Jeff’s distance divergence
As the editor in chief for a major mountain bike publication, I have to know a lot about our sport. However, if I’m honest, some areas of my knowledge tend to be more theoretical than practical.
So this year one of my early goals is to take what I think I know about bikepacking and put it to the test in the Hurrican 300, a 360-mile, self-supported bike race through central Florida. Sure, I’ve read and edited countless reviews, how-tos, and bikepacking trip reports, but this will be my first chance to get my shins dirty and progress beyond just the theory. Oh, and I’ll need to progress my fitness ASAP to make those 120-mile days.
On the skills front I’d love to get better at cornering. At the moment I would rate my cornering abilities inconsistent at best. When I really focus and concentrate, I’m somewhat decent at it, but most of the time I’m either too tired or unfocused to shralp every bend in the trail. Whatever the cause, I want to explore this not just from the skills side but also by looking at tire choice and even trail design to crack this tricky nut. My ultimate goal: To fly through corners with little more than a tap of the brakes or a thought in my brain.
Matt’s main methods for 2022
This summer will mark three years since I rode/raced in BC Bike Race. I don’t plan on doing it again for quite some time, but I do miss the level of physical fitness I had for the summer of 2019. Being able to hop on a ride of nearly any length without fretting about keeping up with others or blowing my legs up after 15 miles gave me a sense of pride that season.
This summer, I plan on focusing on my bike fitness more than the past two years of quarantine, planning a wedding, and generally being lackadaisical about my riding goals and nutrition have allowed me. This means skipping a trail ride once every week or two in place of an endurance road or gravel ride, spending time on sprints and/or hill intervals, and hopping in more group rides with folks faster than I am. And it likely means not downing so much pizza and beer the night before those rides.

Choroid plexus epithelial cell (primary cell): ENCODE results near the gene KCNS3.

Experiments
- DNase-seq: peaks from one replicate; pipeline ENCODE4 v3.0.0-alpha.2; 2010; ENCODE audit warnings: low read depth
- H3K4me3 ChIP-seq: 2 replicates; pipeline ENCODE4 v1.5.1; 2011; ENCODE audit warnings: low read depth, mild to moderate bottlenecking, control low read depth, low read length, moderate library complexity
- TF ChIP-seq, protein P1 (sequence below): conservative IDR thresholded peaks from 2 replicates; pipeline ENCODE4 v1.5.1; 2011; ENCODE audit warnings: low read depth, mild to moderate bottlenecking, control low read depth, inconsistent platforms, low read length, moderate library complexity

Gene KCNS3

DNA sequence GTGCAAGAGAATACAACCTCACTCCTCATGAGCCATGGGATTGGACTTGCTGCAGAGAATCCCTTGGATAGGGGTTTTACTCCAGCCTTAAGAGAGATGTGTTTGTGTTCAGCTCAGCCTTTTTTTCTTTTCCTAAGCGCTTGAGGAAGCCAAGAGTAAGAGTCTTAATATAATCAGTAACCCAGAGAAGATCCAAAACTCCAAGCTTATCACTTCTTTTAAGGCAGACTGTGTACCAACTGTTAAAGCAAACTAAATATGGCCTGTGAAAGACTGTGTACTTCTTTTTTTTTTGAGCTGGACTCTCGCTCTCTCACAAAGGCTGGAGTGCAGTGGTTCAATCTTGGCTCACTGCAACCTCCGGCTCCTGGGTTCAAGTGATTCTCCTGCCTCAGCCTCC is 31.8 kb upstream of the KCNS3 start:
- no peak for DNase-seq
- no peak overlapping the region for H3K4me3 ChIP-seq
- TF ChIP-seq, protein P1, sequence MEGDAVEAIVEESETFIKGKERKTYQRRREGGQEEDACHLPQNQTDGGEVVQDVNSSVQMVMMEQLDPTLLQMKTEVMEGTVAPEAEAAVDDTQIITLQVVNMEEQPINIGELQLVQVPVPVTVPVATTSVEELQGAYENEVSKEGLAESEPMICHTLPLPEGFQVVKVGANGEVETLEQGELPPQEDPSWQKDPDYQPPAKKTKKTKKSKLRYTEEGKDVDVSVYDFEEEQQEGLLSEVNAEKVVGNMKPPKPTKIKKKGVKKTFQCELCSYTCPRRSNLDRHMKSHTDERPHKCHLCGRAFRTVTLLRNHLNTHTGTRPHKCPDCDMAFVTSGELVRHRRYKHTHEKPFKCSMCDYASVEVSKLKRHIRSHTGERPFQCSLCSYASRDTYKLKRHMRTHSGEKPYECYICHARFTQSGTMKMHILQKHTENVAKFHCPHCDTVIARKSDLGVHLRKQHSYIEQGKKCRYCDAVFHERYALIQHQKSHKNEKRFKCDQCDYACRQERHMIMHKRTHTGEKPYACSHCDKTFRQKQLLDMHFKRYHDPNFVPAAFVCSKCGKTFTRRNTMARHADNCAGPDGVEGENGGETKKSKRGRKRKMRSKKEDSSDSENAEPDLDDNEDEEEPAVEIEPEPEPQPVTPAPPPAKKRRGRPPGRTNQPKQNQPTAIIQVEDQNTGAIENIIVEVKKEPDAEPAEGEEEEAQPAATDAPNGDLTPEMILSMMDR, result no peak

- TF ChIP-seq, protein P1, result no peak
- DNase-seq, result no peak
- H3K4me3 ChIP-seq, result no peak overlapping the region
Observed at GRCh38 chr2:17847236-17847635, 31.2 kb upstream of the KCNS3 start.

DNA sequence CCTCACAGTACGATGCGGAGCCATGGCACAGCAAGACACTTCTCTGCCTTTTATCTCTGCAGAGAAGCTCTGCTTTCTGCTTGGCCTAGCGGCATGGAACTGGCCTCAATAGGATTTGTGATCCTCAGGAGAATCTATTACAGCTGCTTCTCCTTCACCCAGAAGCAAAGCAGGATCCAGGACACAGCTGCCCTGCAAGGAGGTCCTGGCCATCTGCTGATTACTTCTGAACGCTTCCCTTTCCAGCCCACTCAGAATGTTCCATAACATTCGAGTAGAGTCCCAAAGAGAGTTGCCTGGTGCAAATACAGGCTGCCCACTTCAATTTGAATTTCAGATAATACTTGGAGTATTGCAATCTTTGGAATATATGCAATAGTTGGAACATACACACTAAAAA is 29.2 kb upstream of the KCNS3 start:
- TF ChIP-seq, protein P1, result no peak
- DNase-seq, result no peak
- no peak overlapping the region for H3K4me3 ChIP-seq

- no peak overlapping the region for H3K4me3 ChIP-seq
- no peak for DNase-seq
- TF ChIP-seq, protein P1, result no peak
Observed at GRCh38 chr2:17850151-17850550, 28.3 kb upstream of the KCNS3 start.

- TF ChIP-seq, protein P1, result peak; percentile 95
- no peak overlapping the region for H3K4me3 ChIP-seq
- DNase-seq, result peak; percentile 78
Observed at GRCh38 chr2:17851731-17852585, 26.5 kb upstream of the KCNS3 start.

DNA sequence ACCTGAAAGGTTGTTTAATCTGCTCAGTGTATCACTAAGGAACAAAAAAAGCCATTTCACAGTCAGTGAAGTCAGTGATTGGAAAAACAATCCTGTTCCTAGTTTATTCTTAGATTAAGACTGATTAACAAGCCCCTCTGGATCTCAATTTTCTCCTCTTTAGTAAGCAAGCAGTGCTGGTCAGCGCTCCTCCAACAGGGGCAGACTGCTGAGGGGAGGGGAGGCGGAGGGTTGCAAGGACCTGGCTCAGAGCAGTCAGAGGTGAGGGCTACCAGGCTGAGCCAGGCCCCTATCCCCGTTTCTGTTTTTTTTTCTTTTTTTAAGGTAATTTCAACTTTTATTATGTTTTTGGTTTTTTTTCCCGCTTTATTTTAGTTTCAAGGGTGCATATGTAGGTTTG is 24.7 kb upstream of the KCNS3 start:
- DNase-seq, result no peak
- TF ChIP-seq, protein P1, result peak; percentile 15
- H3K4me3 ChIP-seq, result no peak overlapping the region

As far as technical skills, I’d like to increase my descending speed, improve cornering speed, up my technical climbing skills, and maybe even pick up some snazzy knacks like wheelies and jumps. Basically, it all means I need to ride my bike more which is like a reward superseding a reward.
Leah’s 2022 Goals
I have never been the type to make New Year’s resolutions, especially the “getting-in-shape” kind. But considering I haven’t been to a gym or hot yoga studio since before Covid showed up, this year really has to be the year. I plan to resurrect the weekly push up challenge that I tried to get my knucklehead co-workers to join in past years. Why the push up? For starters, I still don’t plan on going to a gym anytime soon and as mountain bikers, it’s easy to have strength in your legs and lower body. The push up is a super simple bodyweight movement but it involves so many muscles. And we all know core and shoulder strength only helps us ride better.
My second goal, or plan for the year is to ride more new-to-me trails! Finding new places to ride has always been foundational to Singletracks since we started the site 20+ years ago. Not only is MTB Atlanta crushing it with new trail builds in and around the city of Atlanta, there are still dozens of excellent bike parks and trail systems (and barbecue restaurants) for me to explore around the southeast.
I vote for more mom jokes in 2022 from Chris.
I’m with Jeff on cornering. I really want to improve my skills in that area as well.
Time to get with some folks that are on point in that area. Hopefully, there are people that are happy to share what they can of their skills.
Then, on you, Mr. Shoop! Just one job… Practice. Loads of practice.
I am rather fond of sharing techniques with fellow riders on the trails. One way to help learn is by trying a few methods of doing a given skill, task etc. One always turns out to be perceived as easier for the person trying to learn.
Keep on, keeping’ on!